The opinion recounts part of the argument by the Council, saying “The United States Government purportedly has known for some fifty years that climate change “presents a clear and present danger to the health and welfare of its citizens and an immediate threat to the planet.”
“As alleged, climate change causes “more frequent, extreme, and costly weather events, such as floods, hurricanes, and tornadoes,” impairing human health and disproportionately affecting children.
“Defendants have nonetheless acted with “reckless and deliberate indifference” to the danger of climate change by “roll[ing] back regulations and practices previously directed at addressing and minimizing the United States[’] contribution to climate change.””
Some specific actions taken or reversed cited in the Council’s lawsuit are--
-- President’s March 28, 2017 Executive Order: (1) directing the EPA to review the Clean Power Plan, which limits carbon emissions for existing fossil fuel power plants; (2) revoking the policy requiring that Federal agencies avoid and minimize effects on natural resources; (3) halting agency calculation of “social cost of carbon”; and (4) directing the DOI to amend or withdraw a policy requiring an environmental review of the Federal coal leasing plan and lifting the plan’s suspension
-- Methane gas reporting requirement for oil and gas companies (weakened);
-- Keystone XL pipeline project’s suspension (reversed);
-- Outer Continental Shelf Lands Act, which banned offshore drilling in Atlantic and Alaskan waters (reversed);
-- An order requiring national parks to consider climate change when managing resources (reversed);
-- Bureau of Land Management’s public land use rule (reversed); and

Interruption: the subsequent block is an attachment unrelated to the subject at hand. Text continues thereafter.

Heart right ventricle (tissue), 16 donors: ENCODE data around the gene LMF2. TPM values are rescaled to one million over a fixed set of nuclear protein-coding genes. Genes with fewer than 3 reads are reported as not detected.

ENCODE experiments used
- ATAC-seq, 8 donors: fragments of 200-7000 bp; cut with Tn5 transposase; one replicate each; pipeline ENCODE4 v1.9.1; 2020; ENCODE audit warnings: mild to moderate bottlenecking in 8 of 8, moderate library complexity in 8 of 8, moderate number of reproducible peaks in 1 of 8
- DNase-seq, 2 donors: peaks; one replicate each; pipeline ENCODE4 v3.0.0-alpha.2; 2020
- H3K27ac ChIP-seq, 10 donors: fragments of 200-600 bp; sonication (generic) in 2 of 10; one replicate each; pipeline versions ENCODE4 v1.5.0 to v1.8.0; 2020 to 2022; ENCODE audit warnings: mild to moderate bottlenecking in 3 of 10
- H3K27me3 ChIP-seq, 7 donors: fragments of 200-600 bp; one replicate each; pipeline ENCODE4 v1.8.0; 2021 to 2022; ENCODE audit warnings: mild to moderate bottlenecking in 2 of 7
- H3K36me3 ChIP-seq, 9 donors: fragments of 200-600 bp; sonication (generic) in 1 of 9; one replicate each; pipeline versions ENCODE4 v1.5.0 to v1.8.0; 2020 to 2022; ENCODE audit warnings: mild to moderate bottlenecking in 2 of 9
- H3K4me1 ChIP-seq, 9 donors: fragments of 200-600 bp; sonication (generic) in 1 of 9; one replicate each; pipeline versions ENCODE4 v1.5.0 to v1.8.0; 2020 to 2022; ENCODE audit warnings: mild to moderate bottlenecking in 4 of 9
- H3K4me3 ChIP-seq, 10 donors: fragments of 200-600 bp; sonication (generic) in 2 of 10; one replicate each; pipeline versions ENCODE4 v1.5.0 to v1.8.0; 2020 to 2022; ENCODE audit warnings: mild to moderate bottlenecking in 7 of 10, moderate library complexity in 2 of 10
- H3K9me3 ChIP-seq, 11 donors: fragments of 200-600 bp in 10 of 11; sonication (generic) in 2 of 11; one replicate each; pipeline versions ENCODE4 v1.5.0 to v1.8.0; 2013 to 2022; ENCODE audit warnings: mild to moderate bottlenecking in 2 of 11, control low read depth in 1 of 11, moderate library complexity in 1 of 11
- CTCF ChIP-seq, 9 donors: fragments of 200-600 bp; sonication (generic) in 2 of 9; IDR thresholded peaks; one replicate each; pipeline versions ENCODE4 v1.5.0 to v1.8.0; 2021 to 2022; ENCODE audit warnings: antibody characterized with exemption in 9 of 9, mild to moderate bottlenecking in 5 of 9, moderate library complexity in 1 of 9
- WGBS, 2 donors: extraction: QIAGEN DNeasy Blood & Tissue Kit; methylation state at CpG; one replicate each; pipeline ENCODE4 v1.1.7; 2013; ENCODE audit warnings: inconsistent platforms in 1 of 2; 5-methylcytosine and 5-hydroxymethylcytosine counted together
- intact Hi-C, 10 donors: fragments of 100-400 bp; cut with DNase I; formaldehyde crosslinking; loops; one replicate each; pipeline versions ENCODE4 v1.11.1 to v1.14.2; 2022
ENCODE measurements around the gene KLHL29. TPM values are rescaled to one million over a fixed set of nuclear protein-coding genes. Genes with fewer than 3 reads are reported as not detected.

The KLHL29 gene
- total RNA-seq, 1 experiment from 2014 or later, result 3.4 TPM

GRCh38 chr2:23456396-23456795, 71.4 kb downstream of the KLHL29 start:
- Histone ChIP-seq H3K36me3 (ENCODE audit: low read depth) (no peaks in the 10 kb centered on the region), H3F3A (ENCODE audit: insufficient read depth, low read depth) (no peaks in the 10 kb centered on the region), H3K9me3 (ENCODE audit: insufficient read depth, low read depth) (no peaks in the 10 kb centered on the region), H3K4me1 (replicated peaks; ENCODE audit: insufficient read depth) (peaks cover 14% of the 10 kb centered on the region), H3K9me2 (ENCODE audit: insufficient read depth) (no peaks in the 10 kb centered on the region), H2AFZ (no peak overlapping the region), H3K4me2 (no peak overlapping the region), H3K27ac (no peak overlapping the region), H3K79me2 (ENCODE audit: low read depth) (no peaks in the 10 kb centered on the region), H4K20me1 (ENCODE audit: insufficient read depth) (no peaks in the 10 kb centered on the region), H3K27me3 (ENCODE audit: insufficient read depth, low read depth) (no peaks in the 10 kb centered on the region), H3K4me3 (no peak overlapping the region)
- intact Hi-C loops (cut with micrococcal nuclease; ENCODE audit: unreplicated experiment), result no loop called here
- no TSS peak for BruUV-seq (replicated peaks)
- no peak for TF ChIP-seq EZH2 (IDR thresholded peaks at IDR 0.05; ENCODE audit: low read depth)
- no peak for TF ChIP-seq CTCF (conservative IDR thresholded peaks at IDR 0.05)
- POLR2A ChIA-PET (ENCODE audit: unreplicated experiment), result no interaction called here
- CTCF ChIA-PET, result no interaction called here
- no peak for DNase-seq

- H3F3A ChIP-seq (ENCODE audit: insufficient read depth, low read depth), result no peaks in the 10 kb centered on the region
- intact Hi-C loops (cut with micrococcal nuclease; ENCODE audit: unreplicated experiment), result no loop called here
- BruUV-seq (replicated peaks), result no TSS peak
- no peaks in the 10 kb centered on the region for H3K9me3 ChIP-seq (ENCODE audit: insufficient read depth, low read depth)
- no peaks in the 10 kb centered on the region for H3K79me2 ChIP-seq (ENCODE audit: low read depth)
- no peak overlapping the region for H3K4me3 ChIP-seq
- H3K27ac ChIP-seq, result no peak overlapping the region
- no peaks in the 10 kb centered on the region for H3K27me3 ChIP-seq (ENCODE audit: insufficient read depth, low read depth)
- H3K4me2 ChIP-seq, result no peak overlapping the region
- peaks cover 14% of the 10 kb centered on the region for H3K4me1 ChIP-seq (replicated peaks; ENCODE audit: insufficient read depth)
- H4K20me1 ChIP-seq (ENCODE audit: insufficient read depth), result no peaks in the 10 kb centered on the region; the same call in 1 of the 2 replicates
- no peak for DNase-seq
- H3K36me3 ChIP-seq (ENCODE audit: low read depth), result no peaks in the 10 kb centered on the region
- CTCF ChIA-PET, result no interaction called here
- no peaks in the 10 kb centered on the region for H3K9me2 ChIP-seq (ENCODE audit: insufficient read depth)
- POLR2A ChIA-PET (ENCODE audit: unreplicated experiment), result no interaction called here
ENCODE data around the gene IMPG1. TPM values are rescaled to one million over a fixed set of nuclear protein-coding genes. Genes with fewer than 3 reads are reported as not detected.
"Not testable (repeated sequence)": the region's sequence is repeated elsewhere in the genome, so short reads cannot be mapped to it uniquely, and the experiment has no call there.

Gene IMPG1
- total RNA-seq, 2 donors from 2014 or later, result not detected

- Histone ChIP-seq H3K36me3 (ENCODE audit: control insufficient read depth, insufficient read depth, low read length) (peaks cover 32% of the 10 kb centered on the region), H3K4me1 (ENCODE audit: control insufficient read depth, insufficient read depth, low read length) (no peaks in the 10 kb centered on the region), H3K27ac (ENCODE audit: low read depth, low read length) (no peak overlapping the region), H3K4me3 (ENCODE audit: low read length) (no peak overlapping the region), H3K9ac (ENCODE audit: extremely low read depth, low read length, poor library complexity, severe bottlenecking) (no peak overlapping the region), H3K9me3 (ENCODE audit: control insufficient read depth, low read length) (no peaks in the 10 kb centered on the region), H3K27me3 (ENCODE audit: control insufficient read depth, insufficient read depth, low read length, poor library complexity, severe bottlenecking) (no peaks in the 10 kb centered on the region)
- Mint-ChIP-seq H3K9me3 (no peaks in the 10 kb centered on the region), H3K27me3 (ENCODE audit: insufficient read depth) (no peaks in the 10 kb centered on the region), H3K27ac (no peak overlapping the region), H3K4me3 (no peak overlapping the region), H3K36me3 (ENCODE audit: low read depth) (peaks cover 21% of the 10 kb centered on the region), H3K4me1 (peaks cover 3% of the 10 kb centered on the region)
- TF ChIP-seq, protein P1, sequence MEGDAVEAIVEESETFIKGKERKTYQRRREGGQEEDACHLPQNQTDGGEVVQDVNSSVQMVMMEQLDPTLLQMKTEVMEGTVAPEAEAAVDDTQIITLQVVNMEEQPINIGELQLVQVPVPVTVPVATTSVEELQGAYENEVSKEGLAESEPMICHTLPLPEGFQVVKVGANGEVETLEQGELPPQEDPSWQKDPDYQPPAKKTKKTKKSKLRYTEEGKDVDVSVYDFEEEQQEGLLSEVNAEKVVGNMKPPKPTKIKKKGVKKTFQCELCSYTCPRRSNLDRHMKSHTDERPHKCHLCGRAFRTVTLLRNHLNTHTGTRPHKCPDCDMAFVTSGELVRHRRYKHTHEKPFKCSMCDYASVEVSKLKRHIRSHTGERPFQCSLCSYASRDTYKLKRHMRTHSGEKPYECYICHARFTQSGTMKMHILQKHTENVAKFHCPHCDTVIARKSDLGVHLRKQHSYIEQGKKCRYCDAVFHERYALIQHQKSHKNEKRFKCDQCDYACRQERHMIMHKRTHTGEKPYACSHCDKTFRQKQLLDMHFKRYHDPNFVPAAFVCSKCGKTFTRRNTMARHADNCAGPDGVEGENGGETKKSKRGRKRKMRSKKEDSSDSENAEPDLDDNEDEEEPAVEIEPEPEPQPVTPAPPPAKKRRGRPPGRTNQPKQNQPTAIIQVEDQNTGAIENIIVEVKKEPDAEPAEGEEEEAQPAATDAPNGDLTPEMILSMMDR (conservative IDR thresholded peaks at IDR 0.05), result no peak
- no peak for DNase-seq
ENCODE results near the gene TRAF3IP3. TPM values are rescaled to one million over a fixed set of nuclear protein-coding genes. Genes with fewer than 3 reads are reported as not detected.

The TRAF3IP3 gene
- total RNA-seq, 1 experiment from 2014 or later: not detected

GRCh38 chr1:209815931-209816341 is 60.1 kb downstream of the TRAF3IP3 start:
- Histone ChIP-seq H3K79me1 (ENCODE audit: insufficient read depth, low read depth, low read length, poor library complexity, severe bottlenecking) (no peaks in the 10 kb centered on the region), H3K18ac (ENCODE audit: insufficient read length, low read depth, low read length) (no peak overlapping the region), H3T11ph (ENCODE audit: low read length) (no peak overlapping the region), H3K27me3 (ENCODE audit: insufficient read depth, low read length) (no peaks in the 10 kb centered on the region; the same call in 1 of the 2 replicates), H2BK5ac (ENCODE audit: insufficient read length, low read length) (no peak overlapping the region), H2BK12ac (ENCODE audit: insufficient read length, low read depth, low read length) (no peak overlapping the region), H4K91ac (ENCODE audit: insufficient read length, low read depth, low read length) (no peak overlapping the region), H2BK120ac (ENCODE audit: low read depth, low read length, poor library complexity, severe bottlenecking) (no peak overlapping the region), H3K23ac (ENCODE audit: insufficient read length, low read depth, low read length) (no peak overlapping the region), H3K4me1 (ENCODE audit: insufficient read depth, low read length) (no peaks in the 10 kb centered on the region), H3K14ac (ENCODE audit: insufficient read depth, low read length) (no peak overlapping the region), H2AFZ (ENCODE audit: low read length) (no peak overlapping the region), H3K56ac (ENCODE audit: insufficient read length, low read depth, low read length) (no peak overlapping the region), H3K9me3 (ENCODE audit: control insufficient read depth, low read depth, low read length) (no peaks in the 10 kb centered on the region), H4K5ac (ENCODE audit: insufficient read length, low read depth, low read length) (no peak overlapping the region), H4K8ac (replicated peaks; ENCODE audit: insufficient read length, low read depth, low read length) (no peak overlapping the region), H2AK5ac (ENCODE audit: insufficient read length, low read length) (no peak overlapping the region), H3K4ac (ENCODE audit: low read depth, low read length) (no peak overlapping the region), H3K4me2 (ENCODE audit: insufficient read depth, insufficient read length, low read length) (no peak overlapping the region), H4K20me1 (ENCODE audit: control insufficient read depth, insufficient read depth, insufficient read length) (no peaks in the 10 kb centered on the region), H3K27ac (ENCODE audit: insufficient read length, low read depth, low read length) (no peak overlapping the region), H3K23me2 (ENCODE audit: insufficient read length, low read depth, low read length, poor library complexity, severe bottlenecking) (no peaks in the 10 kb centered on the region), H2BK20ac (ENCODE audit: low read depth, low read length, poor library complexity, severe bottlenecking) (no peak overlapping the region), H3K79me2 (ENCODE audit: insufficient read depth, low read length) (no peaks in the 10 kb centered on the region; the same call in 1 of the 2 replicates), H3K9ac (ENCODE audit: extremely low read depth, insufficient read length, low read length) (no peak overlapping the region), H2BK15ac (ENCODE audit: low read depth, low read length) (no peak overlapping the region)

-- Rule requiring consideration of climate change when altering infrastructure (reversed).
The judge dismissed the case, in part, based on whether the Clean Air Council and the other plaintiffs had standing to bring the lawsuit. He concluded they did not because they failed to show how Council members or the other plaintiffs would be harmed by the actions of the federal government.
The judge also concluded, “... Plaintiffs’ claims are not viable because: (1) there is no legally cognizable due process right to environmental quality; (2) the Ninth Amendment provides no substantive rights to sustain Plaintiffs’ action; and (3) Plaintiffs’ public trust claim has no basis in law.”
In his conclusion, the judge said, “Invoking Marbury v. Madison, Plaintiffs admonish that “[i]t is the Judiciary’s duty to determine when the Executive has committed constitutional violations, and Plaintiffs allege such violations here.”
“There is a difference, however, between determining the constitutionality of particular Executive action and regulating all statutory, regulatory, budgetary, personnel, and administrative Executive actions that relate to the environment. The former is certainly within the province of the Judiciary. The latter would make the Executive a subsidiary of the Judiciary.
“I will dismiss the Amended Complaint on alternative grounds: lack of standing and failure to state a claim.”
Click Here for a copy of Judge Diamond’s decision.
[Posted: Feb. 21, 2019]